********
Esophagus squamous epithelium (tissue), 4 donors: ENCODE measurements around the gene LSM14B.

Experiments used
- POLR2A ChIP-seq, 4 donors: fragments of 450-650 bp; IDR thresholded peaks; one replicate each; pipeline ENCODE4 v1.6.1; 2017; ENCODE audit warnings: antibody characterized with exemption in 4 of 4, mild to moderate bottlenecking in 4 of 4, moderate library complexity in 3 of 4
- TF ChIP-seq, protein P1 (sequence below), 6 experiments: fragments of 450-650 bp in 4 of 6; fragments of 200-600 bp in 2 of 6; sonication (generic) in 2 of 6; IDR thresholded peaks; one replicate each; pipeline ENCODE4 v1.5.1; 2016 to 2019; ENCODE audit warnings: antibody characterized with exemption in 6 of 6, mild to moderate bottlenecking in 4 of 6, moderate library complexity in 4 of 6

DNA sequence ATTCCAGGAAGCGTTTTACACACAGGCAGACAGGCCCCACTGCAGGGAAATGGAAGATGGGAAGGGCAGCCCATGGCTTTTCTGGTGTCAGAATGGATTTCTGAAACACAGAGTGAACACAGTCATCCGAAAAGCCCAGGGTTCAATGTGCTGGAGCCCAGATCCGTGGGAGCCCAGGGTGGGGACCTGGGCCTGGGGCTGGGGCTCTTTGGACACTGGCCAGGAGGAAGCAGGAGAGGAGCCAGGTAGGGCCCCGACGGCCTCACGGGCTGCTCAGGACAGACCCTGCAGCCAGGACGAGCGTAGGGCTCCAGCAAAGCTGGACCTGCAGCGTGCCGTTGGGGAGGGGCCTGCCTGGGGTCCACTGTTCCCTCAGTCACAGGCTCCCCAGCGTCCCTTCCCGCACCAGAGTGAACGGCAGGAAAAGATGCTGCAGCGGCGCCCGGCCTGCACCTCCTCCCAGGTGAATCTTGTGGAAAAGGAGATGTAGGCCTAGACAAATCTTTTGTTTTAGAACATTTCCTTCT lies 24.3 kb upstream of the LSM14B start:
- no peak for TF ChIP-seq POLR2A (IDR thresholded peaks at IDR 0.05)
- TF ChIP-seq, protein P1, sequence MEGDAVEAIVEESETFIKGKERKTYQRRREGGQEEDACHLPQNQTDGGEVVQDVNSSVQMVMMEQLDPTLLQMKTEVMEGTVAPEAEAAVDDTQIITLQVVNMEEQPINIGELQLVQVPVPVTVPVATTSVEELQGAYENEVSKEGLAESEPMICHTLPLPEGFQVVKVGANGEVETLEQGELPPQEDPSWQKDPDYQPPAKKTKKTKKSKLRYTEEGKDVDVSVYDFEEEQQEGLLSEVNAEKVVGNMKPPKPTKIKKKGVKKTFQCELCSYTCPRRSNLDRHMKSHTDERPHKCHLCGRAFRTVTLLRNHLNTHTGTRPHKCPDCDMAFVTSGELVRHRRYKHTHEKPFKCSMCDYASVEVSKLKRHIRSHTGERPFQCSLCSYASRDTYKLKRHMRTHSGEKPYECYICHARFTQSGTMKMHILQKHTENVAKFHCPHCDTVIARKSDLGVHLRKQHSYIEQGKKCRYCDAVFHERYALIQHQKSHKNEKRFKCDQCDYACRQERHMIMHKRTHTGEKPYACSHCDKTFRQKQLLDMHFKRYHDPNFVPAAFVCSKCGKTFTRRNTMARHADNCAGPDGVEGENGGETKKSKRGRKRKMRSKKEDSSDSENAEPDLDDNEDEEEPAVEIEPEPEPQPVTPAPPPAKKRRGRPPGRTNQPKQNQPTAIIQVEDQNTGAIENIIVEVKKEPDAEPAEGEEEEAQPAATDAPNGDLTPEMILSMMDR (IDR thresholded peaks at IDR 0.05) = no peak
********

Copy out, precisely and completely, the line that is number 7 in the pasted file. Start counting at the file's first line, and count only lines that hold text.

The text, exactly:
- TF ChIP-seq, protein P1, sequence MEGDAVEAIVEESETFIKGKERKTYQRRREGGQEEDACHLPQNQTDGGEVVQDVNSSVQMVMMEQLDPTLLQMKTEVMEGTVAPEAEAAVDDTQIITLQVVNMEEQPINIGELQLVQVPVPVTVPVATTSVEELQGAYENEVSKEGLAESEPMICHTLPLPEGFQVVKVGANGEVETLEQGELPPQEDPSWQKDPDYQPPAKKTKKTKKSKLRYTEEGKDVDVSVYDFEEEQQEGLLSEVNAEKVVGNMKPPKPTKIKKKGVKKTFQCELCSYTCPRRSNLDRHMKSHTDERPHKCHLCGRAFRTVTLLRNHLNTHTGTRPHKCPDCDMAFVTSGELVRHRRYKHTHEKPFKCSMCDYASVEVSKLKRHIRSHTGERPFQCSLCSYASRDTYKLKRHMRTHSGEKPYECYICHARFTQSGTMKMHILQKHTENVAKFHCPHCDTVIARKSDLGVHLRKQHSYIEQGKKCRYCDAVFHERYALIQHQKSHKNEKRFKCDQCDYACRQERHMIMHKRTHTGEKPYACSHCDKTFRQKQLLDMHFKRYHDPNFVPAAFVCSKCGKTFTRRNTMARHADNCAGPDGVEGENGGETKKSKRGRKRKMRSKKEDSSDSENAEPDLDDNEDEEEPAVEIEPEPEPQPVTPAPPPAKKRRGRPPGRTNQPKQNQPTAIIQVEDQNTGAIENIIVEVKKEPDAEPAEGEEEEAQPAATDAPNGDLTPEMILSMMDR (IDR thresholded peaks at IDR 0.05) = no peak